Keywords: Social participation; online networks; Facebook; social trust; social capital; subjective well-being; hate speech; broadband; digital divide.
    JEL: C36 D85 O33 Z13
    Date: 2014–10–11
  4. By: Gustavo Caballero (University of Calgary)
    Abstract: This paper presents evidence from a laboratory experiment regarding the effect of information about opportunities and effort in redistributive behaviour. In the experiment, individuals are randomly selected into one of two groups, each endowed with differing probabilities of earning $20. By exerting effort, individuals increase their probability of earning the $20 but conditional on effort the difference in probabilities remain constant so groups are determining opportunities. After initial earnings are determined, I examine redistribution using a dictator game where the dictator earned $20 and the receiver earned $0. Treatments vary the level of inequality of opportunities and information regarding receivers' opportunities and effort. I find dictators consistently rewarding receivers' high effort. However, dictators do not consider receivers' opportunities nor their own opportunities when redistributing.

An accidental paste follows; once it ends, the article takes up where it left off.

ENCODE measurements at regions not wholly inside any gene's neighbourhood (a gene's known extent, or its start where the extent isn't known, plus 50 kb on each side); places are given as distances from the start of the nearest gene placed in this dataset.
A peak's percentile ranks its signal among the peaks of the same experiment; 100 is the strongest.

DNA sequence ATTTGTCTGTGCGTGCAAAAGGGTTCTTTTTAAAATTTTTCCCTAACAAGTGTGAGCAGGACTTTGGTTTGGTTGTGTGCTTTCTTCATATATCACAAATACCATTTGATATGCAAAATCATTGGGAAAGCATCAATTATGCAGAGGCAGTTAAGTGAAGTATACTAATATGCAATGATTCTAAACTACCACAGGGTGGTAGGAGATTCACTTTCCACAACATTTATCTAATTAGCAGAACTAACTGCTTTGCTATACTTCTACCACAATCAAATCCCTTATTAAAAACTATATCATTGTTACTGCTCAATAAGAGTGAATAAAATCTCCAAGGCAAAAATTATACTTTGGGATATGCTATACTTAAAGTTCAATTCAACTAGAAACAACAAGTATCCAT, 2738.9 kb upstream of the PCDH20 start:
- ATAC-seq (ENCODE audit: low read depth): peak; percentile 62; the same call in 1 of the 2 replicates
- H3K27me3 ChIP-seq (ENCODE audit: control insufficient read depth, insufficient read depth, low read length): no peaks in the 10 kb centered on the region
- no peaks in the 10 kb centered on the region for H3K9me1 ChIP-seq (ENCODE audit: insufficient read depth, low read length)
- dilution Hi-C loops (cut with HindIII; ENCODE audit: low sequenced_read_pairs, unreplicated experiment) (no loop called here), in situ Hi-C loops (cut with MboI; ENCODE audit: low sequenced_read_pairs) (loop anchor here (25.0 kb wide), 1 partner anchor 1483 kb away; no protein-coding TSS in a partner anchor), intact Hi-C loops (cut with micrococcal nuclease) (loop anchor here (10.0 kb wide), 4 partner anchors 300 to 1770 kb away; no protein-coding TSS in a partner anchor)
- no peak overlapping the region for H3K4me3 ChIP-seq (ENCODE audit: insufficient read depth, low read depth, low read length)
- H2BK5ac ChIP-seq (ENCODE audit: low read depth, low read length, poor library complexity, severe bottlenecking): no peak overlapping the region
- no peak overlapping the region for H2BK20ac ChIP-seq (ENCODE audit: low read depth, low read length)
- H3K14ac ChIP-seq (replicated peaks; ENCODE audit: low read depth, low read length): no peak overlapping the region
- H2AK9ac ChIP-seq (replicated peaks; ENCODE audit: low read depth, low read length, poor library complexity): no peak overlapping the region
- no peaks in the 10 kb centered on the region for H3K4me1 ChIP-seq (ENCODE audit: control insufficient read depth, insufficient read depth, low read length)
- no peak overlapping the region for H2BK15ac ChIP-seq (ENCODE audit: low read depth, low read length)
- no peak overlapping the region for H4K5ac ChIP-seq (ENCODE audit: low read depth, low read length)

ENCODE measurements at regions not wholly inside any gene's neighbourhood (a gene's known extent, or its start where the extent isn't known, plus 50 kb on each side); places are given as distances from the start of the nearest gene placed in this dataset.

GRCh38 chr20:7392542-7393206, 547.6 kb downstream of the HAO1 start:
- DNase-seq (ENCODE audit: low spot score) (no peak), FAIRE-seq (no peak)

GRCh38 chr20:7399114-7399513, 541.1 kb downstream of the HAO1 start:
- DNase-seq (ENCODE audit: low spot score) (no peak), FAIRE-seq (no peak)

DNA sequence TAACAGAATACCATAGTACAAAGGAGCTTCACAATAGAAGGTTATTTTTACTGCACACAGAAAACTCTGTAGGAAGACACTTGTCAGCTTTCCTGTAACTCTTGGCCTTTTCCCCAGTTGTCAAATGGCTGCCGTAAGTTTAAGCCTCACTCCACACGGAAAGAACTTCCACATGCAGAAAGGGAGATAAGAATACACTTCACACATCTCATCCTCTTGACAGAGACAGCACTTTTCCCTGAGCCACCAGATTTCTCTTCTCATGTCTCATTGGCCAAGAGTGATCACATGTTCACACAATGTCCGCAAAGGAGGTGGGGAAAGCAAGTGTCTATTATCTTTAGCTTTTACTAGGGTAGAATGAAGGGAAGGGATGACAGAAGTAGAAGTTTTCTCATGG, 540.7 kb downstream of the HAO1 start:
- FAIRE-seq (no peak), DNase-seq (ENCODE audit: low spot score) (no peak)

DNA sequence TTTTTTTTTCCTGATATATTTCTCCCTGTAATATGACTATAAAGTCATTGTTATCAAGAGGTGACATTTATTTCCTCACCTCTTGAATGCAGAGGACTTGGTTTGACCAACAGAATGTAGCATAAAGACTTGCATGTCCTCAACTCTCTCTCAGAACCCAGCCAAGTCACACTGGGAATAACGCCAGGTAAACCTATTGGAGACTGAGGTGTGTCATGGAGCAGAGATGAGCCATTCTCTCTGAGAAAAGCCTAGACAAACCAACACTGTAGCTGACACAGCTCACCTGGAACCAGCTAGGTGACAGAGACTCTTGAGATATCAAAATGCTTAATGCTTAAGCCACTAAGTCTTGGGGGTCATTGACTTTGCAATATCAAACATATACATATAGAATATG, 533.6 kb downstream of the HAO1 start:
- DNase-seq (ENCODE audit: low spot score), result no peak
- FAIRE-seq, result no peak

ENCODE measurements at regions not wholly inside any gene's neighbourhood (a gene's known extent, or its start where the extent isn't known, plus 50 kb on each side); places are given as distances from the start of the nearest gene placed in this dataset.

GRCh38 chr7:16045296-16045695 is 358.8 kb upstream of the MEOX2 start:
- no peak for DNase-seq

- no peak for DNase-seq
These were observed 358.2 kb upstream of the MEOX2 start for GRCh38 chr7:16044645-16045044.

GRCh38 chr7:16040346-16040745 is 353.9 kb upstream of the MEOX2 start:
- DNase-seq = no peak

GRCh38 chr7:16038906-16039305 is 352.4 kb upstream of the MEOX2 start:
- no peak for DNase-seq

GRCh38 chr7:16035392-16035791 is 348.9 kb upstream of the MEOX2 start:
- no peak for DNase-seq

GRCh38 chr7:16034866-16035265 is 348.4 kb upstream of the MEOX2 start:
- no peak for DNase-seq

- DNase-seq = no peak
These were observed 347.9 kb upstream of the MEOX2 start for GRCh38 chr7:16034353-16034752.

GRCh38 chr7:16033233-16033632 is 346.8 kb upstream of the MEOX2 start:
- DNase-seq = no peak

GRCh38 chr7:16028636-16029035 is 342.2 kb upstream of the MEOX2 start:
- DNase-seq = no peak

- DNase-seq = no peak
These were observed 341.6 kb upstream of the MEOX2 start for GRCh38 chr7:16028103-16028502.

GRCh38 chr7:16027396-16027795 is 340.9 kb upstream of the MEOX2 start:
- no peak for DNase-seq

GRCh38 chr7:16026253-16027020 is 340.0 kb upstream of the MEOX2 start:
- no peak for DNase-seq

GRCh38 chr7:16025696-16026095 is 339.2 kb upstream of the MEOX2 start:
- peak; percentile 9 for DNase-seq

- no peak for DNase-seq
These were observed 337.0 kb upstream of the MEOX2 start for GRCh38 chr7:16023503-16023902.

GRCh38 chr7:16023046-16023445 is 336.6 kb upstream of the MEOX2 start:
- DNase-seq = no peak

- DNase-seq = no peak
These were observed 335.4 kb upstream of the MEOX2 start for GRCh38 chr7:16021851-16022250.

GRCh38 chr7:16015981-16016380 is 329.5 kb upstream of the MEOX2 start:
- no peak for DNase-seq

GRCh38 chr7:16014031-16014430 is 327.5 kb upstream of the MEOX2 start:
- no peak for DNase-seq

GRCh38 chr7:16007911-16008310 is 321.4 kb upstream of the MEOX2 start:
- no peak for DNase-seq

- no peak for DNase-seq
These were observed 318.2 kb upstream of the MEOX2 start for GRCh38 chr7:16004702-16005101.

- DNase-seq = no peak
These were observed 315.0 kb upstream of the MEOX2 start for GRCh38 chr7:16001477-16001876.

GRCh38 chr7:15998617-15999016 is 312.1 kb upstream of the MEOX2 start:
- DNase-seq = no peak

Keywords: Information, redistribution, inequality of opportunities, lab experiment
    JEL: C91 D6
    Date: 2014–10–15
  5. By: Freeman, Richard Barry